Personal Finance

How Does Debt Snowball Work

By David Krug David Krug is the CEO & President of Bankovia. He's a lifelong expat who has lived in the Philippines, Mexico, Thailand, and Colombia. When he's not reading about cryptocurrencies, he's researching the latest personal finance software. 9 minute read

You probably have some sort of debt if you’re like the average American. You probably already know that you need to make some sacrifices or earn more money in order to pay off your debt. Then, put that surplus toward paying off your debt until it is completely wiped out.

However, things become complicated when there are several bills to settle. Putting a small amount of extra money toward each of your debts won’t make a big difference if you have a number of loans and credit card balances. If you want to make a serious difference in your debt, you should devote all of your spare cash to paying down a single bill. Is there a certain order in which you should perform these tasks?

This is a question with several answers. You can choose to pay off the loan with the highest interest rate first, the smallest balance first, or just make minimum payments on all of your debts as you can afford to. These methods vary in their efficacy and come with their own set of advantages and disadvantages.

The Debt Avalanche Technique

An avalanche in the mountains always moves from the highest point on a downhill trajectory. Similarly, the debt avalanche strategy (sometimes called “debt stacking”) involves amassing debts.

You should begin with the account charging the highest interest rate, which is the highest point on your mountain of debt. After that debt is settled, the same amount is applied to the obligation carrying the next highest interest rate, and so on.

This strategy for eliminating debt gains momentum as it progresses, somewhat unlike a true avalanche. With each installment, you pay off more of your debt and increase your savings.

Debt Avalanche Method Exemplification

Let’s say you’re trying to settle four types of debt:

  1. A Mastercard with a $700 balance, an annual interest rate of 15%, and a minimum monthly payment of $15
  2. A Visa card with a balance of $3,000, an interest rate of 25%, and a minimum monthly payment of $90.
  3. A $8,000, 10-year student loan with a 4% interest rate and a $81 monthly payment.
  4. A five-year, $10,000 auto loan with 5% interest and $189 monthly payment.

Your monthly loan payments amount to $375 at the moment. It will take you 10 years to pay off your debt if you simply make the minimum payment each month and don’t incur any new debt during that period. More than $5,700 in interest will accrue throughout that time period.

You save an additional $100 per month because of your frugal habits. You apply it to the credit card debt for $3,000, which has the highest interest rate. Your new monthly cost is $190. You’re still only paying the bare minimum on your other loans.

Spending this way, you may settle the Visa payment in around 19 months. With the elimination of the high-interest loan, you may put the whole $190 that was being applied toward that debt toward the Mastercard balance. Your credit card debt will be completely paid off in a few months with this increased payment of $205.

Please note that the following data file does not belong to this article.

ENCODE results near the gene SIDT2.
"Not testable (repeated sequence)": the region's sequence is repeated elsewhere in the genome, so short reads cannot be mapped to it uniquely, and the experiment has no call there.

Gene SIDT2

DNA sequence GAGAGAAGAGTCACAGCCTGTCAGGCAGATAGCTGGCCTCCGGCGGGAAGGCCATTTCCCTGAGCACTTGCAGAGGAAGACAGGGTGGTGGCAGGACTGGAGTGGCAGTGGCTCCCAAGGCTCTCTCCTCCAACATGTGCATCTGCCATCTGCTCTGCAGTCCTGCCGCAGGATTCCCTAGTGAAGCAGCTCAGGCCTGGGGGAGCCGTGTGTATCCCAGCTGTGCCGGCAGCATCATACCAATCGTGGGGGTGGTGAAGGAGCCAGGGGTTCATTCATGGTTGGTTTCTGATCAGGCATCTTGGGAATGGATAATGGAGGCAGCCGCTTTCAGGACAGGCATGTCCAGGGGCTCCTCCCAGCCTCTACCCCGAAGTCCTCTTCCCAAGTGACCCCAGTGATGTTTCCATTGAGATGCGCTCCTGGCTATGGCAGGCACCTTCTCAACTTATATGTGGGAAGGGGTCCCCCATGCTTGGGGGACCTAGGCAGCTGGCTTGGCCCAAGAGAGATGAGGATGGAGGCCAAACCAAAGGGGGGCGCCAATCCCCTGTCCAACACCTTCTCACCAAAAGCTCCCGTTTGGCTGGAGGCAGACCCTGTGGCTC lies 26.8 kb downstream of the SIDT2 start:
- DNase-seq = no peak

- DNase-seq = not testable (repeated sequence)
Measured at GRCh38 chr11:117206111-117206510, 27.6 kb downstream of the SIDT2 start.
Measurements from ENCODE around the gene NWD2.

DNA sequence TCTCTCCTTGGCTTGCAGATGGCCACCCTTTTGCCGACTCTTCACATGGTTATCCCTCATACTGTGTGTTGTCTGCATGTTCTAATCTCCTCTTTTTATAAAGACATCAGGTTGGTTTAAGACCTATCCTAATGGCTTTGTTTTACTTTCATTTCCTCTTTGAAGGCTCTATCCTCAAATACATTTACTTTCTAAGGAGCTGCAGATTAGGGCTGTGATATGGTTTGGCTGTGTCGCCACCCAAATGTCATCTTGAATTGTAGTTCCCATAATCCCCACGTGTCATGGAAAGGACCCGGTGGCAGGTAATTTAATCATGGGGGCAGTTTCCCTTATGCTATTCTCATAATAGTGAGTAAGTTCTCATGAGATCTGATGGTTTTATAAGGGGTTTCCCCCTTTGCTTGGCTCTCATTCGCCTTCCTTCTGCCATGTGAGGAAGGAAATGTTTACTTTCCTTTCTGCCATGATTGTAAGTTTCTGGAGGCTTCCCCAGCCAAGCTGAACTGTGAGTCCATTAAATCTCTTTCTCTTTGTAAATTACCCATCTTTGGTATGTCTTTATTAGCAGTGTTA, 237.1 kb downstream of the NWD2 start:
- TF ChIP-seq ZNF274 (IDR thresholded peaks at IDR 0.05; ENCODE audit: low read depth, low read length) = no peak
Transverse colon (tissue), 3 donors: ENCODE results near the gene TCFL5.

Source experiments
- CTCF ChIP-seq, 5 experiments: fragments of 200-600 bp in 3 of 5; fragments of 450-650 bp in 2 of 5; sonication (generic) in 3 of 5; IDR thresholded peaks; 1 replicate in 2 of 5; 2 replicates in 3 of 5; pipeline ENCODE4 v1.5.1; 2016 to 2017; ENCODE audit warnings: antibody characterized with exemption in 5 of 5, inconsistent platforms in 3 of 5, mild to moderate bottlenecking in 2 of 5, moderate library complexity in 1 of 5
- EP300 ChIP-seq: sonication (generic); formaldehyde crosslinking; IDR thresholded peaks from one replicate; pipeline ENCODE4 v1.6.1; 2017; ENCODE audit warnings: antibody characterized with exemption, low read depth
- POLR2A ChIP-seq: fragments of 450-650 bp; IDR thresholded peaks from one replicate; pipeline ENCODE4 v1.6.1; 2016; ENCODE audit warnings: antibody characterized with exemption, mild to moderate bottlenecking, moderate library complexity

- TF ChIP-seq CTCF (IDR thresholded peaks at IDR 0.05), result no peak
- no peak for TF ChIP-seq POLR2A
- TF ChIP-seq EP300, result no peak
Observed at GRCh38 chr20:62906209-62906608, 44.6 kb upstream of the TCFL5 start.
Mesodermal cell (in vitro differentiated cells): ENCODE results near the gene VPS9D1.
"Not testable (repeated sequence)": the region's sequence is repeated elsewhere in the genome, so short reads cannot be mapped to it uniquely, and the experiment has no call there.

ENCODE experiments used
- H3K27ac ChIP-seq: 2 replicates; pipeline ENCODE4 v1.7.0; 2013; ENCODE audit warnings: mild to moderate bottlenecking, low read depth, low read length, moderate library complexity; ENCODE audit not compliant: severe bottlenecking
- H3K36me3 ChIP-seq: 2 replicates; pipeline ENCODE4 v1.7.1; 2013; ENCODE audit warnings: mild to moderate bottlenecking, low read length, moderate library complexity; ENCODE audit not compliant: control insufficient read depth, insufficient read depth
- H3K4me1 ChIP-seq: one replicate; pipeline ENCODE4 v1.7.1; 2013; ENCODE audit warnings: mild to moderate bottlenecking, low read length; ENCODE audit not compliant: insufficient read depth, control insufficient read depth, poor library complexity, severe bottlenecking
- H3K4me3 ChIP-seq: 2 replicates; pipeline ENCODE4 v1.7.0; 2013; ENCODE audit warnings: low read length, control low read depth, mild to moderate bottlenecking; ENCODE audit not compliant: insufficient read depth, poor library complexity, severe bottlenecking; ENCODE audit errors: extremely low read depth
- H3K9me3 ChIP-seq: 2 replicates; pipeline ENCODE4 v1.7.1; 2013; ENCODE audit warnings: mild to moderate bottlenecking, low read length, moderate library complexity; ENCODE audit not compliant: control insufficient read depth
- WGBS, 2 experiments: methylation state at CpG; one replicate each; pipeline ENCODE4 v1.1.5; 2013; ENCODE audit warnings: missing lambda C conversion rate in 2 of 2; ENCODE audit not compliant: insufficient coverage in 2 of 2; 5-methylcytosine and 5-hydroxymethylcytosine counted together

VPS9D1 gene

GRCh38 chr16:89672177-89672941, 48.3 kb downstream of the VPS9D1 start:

The additional $205 is then applied to the principal of the auto loan. In 15 months, if you pay $294 each month, you will have paid it off. The next step is to include the extra $294 in your annual student loan payment until the debt is paid in full.

A little more than four years can be shaved off your debt repayment timetable with this strategy. Over that time period, you will save more than $2,700 in interest payments, bringing the total amount you will pay to roughly $2,950. Only with an additional $100 each month!

The Debt Snowball Technique

Let’s say you’re in need of a large snowball for the foundation of a snowman you’re constructing in your garden. It’s simplest to pack a little snowball and roll it down the ground, gathering snow as you go. As you roll across the yard, your snowball grows into a huge snow boulder.

The debt snowball strategy functions in a similar fashion. The smallest debt should be paid off first, as promptly as possible. Once that loan is paid off, you roll over the payments you’ve been making toward the next lowest bill.

You keep adding “snow” to your payments as you pay off debts one by one. One significant monthly installment is all that’s left to make toward your highest loan.

Debt Snowball Method Exemplification

Let’s go back to our original scenario and revisit the debt snowball in action. You owe a total of $375 each month on your four loans (two credit cards, an auto loan, and a college loan). And each month, you’ll be able to contribute $100 more toward paying off your debt.

With the debt snowball strategy, you’d make an additional payment of $100 toward your Mastercard balance, which has the smallest sum. You keep up with your other debts by paying the bare minimum each month.

This is the quickest way to pay down your Mastercard balance in as little as six months. Once you’ve paid it off, you may transfer the $115 you were paying toward it each month against your Visa balance. With a monthly payment of $205, you’ll have your debt gone in 16 months.

After the credit card debt is cleared, the $205 a month is redirected to the student loan, bringing the total payment due each month to $286. A 10-year loan would be repaid in just under two years at that rate. The loan on your automobile will be paid in full in just another six months if you pay the maximum of $475 every month.

The Debt Snowflake Approach

A debt avalanche or debt snowball relies on a steady infusion of cash that can be taken from somewhere other than your usual budget and applied to your obligations. However, when money is tight, it might be difficult to find an extra $100 every month.

Many people, however, occasionally come into a little amount of money unexpectedly. This might be in the form of a tax return, the earnings from selling something on eBay, or even just the discovery of five dollars in a coat pocket. The debt snowflake strategy entails using a number of small payments to gradually reduce outstanding debt.